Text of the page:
Ethical approval of the study protocol.

This study was carried out at the ICMR-NIMR in New Delhi, India. The study protocol was approved by the Ethics Committee of ICMR-NIMR, who waived the requirement for written informed consent.

RESULTS

Demographic characteristics of the study population.

The mass survey was conducted in 13 hyperendemic villages of Kandhamal district, and 2,063 individuals were screened. A total of 166 patients carrying malaria symptoms were excluded from the study, and the remaining 1,897 individuals with no malaria symptoms or with no recent history of malaria were enrolled. Most of the participants enrolled in our study were female (61%). The median age of study participants was 28 years. All samples were screened using an RDT and microscopy, and only a random subset of 586 participants (30%), irrespective of age, were screened using qPCR (Figure 1). The distribution of all three age-groups is comparable with the complete study population of 1,897 slides (Table 1).

Figure 1.
Figure 1.

Flowchart illustrating the sample size, diagnostic procedures, and prevalence of parasite infection among asymptomatic individuals. qPCR = real-time PCR; RDT = rapid diagnostic test.

Citation: The American Journal of Tropical Medicine and Hygiene 103, 4; 10.4269/ajtmh.20-0018

Table 1

Distribution of age among the total samples diagnosed by microscopy, a rapid diagnostic test, and randomly selected subset of samples for real-time PCR

Age category (years)In total sample (N = 1,897), n (%)In 30% of a randomly selected sample (N = 586), n (%)
< 5134 (7.0)49 (8.4)
5–17684 (36.1)232 (39.6)
≥ 181,079 (56.9)305 (52.0)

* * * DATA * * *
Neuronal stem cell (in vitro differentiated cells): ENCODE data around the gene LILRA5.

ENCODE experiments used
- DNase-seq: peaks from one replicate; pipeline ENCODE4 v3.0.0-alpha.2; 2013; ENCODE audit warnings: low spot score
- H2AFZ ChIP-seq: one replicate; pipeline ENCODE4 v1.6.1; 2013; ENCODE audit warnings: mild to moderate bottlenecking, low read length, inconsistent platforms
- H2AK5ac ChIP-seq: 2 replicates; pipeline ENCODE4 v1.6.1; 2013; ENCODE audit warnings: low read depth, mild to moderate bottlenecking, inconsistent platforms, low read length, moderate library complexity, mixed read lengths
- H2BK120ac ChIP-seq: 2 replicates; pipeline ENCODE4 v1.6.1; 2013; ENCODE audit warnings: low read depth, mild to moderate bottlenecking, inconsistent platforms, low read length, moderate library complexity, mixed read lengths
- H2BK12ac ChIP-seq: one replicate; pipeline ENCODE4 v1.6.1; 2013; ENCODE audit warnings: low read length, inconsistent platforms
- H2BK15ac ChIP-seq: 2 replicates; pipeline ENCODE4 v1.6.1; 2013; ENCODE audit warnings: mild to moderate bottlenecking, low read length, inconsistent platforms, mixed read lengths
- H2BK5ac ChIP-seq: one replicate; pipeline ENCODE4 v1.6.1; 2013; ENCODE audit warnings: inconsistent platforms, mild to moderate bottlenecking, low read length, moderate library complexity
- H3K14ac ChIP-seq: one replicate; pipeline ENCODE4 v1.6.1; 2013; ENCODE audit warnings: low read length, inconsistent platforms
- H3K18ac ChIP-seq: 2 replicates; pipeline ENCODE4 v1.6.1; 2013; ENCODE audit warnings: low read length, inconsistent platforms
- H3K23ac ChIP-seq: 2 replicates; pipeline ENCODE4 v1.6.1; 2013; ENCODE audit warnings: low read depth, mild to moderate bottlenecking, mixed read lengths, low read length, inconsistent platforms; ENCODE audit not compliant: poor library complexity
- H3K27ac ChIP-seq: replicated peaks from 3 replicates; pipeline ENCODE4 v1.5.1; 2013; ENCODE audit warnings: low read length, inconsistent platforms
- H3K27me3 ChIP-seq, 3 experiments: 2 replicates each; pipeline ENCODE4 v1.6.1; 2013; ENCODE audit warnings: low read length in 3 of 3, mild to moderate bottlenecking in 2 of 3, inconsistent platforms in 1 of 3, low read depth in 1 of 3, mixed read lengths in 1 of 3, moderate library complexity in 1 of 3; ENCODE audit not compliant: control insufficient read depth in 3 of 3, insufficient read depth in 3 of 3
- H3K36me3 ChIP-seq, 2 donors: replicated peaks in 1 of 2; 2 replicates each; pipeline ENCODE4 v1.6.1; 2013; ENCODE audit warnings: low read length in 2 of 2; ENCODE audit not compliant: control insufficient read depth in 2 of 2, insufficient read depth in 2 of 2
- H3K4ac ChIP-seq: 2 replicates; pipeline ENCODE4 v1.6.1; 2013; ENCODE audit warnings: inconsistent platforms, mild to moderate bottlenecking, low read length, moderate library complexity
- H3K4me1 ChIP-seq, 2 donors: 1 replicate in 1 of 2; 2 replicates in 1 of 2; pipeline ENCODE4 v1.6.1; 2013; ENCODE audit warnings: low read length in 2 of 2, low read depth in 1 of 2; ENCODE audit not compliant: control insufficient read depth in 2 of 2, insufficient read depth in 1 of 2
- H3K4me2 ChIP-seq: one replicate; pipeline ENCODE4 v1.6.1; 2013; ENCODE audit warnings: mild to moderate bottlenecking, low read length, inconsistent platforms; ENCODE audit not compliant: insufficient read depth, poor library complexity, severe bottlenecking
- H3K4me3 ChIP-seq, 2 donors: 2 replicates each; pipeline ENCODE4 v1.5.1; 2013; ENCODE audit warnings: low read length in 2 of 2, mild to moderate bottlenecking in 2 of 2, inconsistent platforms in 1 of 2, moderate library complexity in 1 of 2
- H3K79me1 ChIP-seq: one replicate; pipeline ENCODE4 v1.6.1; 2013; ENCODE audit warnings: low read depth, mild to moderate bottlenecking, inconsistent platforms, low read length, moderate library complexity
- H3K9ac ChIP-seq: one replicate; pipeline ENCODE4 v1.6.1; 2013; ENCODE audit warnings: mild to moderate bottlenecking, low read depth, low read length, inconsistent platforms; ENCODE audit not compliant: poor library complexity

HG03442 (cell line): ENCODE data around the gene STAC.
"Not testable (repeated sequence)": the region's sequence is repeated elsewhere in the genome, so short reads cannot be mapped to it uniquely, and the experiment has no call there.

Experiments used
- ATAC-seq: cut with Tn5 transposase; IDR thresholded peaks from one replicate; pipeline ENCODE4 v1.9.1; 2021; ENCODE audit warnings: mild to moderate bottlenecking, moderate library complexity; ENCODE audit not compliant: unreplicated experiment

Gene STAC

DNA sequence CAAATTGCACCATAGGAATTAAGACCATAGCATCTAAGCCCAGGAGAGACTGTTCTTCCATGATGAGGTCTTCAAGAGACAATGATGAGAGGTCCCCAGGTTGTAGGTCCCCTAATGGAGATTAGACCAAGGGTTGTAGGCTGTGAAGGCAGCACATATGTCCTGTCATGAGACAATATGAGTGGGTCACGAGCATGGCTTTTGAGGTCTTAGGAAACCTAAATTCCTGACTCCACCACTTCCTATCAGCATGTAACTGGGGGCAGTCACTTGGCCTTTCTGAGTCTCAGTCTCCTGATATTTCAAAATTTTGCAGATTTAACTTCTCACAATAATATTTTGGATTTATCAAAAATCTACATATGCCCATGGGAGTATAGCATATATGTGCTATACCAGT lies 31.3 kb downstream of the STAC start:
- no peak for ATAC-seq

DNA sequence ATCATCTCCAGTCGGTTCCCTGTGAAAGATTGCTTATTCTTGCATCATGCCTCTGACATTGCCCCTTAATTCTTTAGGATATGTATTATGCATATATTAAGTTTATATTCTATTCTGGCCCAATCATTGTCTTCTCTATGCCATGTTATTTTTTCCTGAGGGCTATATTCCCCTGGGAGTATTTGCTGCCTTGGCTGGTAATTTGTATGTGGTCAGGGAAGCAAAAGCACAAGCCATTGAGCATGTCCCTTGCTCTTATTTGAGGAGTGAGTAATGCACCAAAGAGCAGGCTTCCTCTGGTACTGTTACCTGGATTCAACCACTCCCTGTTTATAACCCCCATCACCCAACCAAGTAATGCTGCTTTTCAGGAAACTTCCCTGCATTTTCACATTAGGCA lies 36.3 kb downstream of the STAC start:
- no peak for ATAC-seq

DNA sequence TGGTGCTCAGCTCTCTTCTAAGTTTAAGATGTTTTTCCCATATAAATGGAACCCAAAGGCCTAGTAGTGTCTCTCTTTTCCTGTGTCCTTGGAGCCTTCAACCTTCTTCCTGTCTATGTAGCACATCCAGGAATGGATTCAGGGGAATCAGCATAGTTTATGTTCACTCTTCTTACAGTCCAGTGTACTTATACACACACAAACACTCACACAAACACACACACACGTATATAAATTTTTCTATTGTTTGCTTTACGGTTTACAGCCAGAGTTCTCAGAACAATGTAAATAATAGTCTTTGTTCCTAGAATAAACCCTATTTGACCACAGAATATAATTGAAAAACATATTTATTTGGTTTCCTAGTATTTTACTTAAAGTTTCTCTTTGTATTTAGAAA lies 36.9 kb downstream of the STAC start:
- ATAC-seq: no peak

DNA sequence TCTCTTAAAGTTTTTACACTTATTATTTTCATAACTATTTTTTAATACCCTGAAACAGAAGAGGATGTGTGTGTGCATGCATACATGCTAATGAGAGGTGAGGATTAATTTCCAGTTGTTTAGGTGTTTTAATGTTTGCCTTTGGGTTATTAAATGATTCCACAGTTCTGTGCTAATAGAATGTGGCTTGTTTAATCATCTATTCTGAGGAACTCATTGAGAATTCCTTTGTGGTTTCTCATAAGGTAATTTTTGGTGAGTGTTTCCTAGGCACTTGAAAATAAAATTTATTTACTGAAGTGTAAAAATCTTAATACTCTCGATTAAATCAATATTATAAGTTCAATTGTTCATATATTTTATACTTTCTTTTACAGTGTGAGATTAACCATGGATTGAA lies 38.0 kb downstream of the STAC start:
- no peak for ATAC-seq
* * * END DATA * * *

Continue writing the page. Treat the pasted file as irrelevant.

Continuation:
Prevalence of parasite infection among the asymptomatic population.

Parasite infection prevalence among the asymptomatic population was 7.4%, 5.5%, and 18% diagnosed using RDT, microscopy, and qPCR, respectively (Figure 2). A higher prevalence of asymptomatic parasitemia was observed for males than for females across all three diagnostic methods. There was no difference in the prevalence of parasite infection among asymptomatic individuals across three age-groups when the diagnosis was made using RDT and microscopy. Testing by qPCR showed a higher prevalence in adults aged ≥ 18 years (19%) and young children aged 5–17 years (18% compared with that in children aged < 5 years (12.2%). The prevalence of parasitemia among parasitemic asymptomatic individuals in study villages varied from 0% to 35.7% when diagnosed with RDT, 1.2–21.4% when diagnosed with microscopy, and 3.5–75% when diagnosed with qPCR. Rapid diagnostic test results were compared with qPCR when eight individuals were found to be RDT positive and qPCR negative for P. falciparum, whereas, when microcopy results were compared with qPCR, 50 individuals were microscopy negative and qPCR positive. However, of these 50 individuals, 11 were RDT positive, so we excluded these 11 and rechecked the remaining 39 samples by microscopy and qPCR; results remained microscopy negative and qPCR positive. Hence, submicroscopic parasitemia (microscopy negative but qPCR positive) was confirmed (Tables 2 and 3).

Figure 2.
Figure 2.

Prevalence of parasite infection among the asymptomatic population detected by a rapid diagnostic test (RDT), microscopy, and real-time PCR (qPCR).

Citation: The American Journal of Tropical Medicine and Hygiene 103, 4; 10.4269/ajtmh.20-0018

Table 2

Validation of an RDT to detect parasites using qPCR

qPCR
NegativePositiveqPCR not performedTotal
RDTNegative473471,2371,757
Positive85874140
Total4811051,3111,897

qPCR = real-time PCR; RDT = rapid diagnostic test.

Table 3

Validation of microscopy to detect parasites using qPCR

qPCR
NegativePositiveqPCR not performedTotal
MicroscopyNegative478501,2641,792
Positive35547105
Total4811051,3111,897

qPCR = real-time PCR.

Asymptomatic malaria infection and its characteristics.

The association of gender and age with asymptomatic malaria was assessed using logistic regression. Males were more prone to asymptomatic malaria if diagnosed using an RDT (10%; OR, 2.31) and microscopy (7.8%; OR, 1.9). However, an association was not observed between gender and asymptomatic malaria if diagnosis was made using qPCR (20.5%; OR, 1.3). Age was not associated with asymptomatic parasitemia across the three diagnostic methods (Table 4).